is increasingly at risk around the world.Central bank independence
In the U.S., President Donald Trump reportedly still plans to nominate political allies to the Federal Reserve – even after potential nominee Herman Cain withdrew in the face of stiff opposition. In Italy, the government proposed seizing control of Banca Italia’s approximately US$100 billion in gold reserves – which it reportedly would use to fund spending plans – and has threatened the central bank’s independence in other ways.
They’re not alone. Governments and lawmakers in Turkey, the U.K., India and elsewhere have been steadily eroding the bedrock idea that a central bank should be left alone to manage the economy based on evidence and data – not political goals. This is motivating numerous commentators to write farewell notes for the concept of central bank independence.
I agree with their concern and find government interference deeply troubling. That’s because a large body of economic research makes it quite clear: Placing monetary policy into the hands of an independent central banker, who bases decisions on evidence and data instead of populist ideals, leads to lower inflation and greater economic stability – key ingredients of a strong economy.
And as I know from research I’ve done with a variety of colleagues, political meddling comes with a hefty price tag. While it is incredibly hard to build a sound central bank that is trusted by investors and citizens, it is even harder to do so after its credibility has been corroded.
The promise of easy credit
There’s a reason politicians like to gain control over a central bank.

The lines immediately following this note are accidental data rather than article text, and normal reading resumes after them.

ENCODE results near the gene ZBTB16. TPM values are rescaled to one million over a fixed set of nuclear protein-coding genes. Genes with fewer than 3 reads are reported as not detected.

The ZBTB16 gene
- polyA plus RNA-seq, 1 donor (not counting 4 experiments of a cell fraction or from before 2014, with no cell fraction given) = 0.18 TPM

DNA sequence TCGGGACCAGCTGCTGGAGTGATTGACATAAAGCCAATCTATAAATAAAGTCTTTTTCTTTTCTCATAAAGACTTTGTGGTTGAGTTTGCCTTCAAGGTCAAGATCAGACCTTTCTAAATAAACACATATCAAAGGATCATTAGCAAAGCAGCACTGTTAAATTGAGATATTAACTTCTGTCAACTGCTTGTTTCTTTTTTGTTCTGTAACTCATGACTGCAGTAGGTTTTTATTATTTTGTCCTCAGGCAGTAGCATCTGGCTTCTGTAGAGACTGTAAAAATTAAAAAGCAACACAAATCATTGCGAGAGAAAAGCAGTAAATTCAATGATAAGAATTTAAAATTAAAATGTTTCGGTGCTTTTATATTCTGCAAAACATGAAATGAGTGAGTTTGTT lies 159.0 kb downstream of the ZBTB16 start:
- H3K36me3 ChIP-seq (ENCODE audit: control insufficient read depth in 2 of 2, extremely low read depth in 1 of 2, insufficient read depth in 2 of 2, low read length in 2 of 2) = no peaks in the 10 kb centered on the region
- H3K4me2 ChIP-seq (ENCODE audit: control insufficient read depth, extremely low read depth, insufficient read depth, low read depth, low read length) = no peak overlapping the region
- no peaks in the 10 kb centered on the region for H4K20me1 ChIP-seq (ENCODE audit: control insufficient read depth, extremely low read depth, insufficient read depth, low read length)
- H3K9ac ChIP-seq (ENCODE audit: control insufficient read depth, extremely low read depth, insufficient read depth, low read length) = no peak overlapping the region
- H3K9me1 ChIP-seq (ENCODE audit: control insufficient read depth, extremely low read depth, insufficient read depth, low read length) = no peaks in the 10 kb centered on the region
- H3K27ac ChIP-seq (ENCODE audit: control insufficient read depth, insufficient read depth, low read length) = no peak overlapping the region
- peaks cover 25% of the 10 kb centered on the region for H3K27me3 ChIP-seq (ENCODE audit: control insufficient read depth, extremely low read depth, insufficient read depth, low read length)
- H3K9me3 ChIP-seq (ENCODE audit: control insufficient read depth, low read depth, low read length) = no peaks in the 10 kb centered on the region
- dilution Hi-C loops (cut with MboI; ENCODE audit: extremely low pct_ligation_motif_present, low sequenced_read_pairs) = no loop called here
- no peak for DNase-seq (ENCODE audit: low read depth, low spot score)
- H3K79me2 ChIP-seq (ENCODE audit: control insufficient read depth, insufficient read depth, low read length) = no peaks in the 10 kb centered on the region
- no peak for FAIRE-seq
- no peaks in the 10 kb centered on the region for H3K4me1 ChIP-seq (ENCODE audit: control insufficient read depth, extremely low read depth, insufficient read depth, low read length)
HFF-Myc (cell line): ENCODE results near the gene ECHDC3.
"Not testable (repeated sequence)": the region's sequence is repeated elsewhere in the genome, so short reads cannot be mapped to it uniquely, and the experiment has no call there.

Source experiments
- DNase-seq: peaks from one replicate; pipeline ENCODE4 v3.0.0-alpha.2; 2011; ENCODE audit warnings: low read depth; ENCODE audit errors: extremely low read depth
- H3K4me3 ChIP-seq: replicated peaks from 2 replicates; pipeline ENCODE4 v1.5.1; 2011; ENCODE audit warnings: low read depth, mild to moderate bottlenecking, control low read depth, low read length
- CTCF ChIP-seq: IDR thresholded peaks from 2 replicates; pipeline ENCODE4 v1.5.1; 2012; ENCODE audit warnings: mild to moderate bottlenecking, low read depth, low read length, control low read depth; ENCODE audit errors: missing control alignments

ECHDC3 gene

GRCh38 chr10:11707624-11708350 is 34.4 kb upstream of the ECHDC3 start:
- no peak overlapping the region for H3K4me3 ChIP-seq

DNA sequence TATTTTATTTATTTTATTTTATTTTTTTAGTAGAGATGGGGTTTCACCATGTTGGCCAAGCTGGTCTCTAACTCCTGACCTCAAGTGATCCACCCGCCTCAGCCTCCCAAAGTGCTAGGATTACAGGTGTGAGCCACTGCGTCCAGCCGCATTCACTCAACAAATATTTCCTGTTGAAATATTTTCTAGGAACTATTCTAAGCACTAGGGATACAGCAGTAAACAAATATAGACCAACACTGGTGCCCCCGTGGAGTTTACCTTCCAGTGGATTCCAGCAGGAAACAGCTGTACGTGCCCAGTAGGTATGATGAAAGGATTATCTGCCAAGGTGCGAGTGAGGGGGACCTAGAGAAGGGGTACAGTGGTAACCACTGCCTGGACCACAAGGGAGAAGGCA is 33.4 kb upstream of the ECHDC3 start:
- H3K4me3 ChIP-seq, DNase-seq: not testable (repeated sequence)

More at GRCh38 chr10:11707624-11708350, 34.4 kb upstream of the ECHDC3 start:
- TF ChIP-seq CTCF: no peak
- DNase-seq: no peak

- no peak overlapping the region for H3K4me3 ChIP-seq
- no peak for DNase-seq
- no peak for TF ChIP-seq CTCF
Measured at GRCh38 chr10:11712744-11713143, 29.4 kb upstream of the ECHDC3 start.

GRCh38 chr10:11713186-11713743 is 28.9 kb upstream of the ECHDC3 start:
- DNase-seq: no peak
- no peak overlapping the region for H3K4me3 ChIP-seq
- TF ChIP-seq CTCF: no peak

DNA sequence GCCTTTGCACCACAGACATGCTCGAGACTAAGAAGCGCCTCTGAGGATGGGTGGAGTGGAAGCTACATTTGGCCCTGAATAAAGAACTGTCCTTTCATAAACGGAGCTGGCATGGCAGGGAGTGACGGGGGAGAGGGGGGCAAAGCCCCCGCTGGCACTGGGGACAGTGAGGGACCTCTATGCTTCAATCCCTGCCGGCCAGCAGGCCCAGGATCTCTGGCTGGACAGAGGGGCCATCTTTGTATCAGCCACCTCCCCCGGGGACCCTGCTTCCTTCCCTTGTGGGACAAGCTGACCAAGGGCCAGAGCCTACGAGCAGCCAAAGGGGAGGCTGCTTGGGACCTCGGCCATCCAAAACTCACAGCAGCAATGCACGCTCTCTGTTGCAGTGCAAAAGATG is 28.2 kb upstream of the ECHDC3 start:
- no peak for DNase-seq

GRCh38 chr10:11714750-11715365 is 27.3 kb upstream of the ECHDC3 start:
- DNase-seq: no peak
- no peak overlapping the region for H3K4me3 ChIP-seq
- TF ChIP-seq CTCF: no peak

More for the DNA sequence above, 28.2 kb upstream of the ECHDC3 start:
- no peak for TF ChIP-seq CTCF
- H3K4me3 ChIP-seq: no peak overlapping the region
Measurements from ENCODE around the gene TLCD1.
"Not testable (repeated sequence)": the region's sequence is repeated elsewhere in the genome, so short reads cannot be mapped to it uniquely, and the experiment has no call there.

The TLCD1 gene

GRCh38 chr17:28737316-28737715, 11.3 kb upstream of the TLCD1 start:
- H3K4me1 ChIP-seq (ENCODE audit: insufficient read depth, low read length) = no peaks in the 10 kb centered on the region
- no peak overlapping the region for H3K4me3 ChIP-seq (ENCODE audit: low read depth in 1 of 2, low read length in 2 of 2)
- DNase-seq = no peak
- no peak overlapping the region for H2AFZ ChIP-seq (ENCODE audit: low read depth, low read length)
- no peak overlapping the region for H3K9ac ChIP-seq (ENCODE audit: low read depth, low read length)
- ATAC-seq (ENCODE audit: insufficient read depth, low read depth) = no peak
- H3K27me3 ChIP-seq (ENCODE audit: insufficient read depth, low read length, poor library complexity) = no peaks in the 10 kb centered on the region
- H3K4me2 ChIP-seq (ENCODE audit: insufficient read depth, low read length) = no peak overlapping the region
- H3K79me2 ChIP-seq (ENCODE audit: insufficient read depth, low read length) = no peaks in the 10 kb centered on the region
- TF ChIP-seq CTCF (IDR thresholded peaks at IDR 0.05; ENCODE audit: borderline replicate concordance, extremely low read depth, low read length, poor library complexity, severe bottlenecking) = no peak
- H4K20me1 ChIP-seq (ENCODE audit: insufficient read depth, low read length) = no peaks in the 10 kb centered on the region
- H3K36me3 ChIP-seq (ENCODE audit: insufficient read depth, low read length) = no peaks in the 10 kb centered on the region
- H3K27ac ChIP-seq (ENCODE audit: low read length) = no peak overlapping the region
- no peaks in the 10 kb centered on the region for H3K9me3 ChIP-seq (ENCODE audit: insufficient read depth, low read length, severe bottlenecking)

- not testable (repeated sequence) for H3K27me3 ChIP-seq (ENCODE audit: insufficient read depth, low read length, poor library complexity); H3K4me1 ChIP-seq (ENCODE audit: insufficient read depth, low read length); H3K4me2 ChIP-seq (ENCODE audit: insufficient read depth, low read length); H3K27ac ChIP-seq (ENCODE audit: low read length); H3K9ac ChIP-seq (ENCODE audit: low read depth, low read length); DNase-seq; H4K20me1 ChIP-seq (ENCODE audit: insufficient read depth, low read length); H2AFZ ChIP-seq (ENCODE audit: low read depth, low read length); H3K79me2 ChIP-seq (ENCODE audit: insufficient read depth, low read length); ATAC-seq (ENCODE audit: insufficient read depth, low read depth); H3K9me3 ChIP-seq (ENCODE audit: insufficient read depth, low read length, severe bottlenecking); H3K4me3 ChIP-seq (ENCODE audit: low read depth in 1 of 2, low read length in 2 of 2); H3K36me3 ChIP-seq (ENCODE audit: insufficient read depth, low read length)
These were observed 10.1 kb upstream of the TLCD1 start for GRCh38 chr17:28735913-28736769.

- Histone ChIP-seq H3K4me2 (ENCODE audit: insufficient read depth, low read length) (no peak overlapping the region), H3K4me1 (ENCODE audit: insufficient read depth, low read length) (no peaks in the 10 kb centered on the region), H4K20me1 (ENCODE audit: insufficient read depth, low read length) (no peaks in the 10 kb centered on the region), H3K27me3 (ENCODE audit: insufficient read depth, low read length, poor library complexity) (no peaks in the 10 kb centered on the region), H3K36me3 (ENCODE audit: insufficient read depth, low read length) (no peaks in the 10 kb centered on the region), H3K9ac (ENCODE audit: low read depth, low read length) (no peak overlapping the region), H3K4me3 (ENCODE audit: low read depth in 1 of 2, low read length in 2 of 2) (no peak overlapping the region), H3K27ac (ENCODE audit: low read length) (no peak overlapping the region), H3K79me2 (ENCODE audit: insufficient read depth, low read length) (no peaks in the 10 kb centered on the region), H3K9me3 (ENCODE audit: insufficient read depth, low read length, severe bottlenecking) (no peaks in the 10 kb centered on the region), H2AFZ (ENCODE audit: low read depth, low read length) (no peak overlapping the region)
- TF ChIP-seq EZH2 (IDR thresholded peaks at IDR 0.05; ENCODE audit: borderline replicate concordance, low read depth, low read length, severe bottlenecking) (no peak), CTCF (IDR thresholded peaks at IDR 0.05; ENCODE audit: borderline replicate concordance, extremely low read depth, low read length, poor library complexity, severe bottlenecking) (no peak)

It’s a powerful institution that literally supplies constituents with cheap money via lower interest rates, creating jobs and boosting growth in the process – at least in the short term.
To underscore the kind of weaponry central banks bring to bear, economists and journalists use the term “bazooka” to describe their firepower. And with populists taking power across the globe on promises of endless economic prosperity, governments are tempted to use this bazooka to help meet them.
Lowering interest rates is one such weapon. Another is the ability to essentially create money out of thin air – even though technically central banks don’t print cash. This can help governments fill budget shortfalls and fund new spending programs – presumably in the hope of more votes on Election Day.
Economists call the ability to withstand such political pressures and steer the financial side of an economy in a consistent manner “monetary credibility.”
Attempts to manipulate interest rates or to regain control over monetary policy for political gain is effectively undermining this credibility.
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